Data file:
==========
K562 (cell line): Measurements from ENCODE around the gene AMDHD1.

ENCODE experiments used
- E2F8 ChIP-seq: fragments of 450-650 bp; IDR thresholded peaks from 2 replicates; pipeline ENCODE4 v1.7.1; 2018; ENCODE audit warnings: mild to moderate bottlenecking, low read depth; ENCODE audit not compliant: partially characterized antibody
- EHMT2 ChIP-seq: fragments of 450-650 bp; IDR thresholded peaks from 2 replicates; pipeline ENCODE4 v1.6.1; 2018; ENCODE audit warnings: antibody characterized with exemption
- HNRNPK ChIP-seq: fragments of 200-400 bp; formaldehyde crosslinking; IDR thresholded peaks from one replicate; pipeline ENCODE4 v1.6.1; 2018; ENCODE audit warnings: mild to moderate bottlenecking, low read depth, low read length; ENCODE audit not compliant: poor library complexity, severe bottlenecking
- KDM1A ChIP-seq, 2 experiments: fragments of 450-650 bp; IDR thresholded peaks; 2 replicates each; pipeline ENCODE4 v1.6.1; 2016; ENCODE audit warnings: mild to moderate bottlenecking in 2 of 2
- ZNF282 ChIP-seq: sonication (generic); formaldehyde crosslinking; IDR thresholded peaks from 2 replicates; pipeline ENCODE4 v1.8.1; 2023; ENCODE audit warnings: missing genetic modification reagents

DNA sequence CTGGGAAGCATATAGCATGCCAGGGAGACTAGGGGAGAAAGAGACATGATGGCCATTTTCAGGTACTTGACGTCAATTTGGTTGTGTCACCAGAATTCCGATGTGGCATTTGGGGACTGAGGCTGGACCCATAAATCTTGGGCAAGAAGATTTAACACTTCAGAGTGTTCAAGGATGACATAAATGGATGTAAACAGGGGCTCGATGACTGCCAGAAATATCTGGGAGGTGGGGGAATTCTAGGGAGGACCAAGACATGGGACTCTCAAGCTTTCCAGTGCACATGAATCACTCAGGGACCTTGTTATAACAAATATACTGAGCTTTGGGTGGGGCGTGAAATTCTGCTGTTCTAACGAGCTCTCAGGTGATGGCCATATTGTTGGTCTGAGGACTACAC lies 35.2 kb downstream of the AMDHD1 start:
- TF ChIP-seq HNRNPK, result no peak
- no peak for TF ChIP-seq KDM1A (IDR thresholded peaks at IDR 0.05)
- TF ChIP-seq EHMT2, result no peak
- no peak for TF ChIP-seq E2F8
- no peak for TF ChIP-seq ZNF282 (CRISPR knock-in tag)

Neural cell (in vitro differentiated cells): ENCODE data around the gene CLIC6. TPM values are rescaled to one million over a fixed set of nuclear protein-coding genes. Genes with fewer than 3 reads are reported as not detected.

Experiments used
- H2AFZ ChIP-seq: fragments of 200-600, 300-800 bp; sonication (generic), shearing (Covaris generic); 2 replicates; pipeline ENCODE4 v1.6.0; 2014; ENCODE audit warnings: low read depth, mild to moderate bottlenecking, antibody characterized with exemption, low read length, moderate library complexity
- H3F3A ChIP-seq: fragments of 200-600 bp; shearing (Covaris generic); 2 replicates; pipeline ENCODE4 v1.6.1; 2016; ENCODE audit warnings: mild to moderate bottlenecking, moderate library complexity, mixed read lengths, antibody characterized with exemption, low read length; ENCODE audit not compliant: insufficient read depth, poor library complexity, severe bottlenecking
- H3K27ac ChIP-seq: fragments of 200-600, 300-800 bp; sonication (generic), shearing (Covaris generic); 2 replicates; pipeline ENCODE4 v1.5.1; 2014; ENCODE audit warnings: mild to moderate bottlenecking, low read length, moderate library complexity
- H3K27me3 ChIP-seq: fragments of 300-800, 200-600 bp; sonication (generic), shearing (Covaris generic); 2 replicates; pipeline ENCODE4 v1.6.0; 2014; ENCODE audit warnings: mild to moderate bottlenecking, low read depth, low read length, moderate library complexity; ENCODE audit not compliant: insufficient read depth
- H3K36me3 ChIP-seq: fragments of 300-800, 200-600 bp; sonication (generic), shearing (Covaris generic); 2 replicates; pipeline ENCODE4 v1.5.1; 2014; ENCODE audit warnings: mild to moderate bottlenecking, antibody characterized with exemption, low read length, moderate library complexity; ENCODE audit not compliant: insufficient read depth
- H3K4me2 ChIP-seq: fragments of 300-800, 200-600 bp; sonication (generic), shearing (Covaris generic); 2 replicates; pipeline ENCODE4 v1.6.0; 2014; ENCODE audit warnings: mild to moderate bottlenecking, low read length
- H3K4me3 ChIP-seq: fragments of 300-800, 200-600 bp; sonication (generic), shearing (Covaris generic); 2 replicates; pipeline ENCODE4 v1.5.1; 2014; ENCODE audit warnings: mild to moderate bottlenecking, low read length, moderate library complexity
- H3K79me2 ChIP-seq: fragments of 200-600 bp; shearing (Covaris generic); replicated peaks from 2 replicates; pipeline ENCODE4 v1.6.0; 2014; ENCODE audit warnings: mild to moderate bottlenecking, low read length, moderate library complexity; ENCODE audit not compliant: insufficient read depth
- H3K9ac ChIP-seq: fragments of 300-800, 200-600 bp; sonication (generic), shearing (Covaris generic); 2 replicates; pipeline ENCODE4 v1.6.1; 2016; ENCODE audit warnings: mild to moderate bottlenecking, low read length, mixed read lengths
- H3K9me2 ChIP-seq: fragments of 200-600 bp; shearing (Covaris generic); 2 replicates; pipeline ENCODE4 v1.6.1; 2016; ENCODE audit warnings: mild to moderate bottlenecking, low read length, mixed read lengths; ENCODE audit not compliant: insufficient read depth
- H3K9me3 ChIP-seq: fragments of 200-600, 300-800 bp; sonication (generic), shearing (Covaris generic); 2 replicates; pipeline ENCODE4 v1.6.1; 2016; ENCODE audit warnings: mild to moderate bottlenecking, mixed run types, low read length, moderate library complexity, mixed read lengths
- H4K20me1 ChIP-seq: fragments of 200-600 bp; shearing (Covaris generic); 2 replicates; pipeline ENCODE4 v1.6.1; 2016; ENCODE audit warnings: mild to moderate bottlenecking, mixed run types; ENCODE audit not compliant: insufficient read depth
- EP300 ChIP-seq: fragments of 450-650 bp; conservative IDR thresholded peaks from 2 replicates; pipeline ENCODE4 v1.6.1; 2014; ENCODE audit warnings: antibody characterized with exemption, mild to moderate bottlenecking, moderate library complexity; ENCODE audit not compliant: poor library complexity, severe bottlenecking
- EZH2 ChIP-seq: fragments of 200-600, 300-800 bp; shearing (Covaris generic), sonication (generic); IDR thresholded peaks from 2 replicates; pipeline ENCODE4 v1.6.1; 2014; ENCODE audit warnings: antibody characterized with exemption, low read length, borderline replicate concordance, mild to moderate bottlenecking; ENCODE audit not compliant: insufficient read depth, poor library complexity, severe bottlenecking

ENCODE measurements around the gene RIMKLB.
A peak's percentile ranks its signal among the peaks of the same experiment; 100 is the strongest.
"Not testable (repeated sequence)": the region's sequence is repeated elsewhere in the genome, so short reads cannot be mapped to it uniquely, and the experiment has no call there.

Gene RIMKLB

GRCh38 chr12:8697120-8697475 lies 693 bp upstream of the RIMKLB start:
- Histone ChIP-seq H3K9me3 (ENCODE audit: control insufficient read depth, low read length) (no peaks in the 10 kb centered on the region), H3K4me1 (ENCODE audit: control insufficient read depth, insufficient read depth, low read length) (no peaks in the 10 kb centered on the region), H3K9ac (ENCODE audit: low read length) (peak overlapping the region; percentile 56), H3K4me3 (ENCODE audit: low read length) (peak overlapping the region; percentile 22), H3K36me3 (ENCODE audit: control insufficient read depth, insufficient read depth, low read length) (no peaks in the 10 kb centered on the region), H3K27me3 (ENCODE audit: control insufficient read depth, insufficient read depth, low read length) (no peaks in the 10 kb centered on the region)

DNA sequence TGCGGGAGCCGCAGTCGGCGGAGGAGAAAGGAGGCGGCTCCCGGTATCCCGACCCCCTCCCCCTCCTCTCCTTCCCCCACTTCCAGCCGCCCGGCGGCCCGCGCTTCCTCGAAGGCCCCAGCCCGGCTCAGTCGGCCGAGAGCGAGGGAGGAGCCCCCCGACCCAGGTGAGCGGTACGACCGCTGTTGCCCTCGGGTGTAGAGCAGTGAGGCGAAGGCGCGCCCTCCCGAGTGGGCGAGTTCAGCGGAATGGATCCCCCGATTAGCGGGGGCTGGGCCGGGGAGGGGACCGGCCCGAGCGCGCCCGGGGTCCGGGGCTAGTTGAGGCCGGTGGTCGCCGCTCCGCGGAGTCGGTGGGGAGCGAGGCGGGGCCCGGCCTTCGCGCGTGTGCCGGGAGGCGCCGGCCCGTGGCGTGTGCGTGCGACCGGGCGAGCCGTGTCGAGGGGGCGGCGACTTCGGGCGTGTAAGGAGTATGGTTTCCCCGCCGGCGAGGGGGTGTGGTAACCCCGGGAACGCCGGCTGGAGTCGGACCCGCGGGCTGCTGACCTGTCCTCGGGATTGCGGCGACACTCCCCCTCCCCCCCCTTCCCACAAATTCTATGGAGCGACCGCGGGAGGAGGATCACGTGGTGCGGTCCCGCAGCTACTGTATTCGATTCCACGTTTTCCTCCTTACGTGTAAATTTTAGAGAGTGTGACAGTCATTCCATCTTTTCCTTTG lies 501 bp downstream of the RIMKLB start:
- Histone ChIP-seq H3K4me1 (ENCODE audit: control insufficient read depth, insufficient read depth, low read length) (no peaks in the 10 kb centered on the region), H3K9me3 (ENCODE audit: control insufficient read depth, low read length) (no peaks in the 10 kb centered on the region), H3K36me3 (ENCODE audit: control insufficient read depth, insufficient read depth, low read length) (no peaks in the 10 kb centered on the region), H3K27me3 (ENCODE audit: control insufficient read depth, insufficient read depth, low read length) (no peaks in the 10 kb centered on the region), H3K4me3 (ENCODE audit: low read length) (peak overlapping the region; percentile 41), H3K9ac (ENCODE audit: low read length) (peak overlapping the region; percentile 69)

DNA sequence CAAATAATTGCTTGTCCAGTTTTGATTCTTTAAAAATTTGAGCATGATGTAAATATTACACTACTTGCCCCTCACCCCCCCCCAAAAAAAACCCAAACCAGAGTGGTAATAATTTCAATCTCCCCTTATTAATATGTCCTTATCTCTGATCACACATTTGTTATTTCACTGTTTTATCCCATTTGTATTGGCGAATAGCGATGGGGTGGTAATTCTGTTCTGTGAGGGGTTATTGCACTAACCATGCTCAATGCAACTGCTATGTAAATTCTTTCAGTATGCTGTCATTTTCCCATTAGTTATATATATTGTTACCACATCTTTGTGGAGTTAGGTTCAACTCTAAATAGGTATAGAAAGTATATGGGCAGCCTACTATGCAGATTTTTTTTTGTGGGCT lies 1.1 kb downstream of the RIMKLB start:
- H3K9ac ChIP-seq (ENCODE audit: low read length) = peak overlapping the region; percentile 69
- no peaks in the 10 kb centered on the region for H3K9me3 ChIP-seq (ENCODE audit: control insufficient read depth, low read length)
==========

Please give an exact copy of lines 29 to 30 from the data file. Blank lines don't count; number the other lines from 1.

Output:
- EZH2 ChIP-seq: fragments of 200-600, 300-800 bp; shearing (Covaris generic), sonication (generic); IDR thresholded peaks from 2 replicates; pipeline ENCODE4 v1.6.1; 2014; ENCODE audit warnings: antibody characterized with exemption, low read length, borderline replicate concordance, mild to moderate bottlenecking; ENCODE audit not compliant: insufficient read depth, poor library complexity, severe bottlenecking

ENCODE measurements around the gene RIMKLB.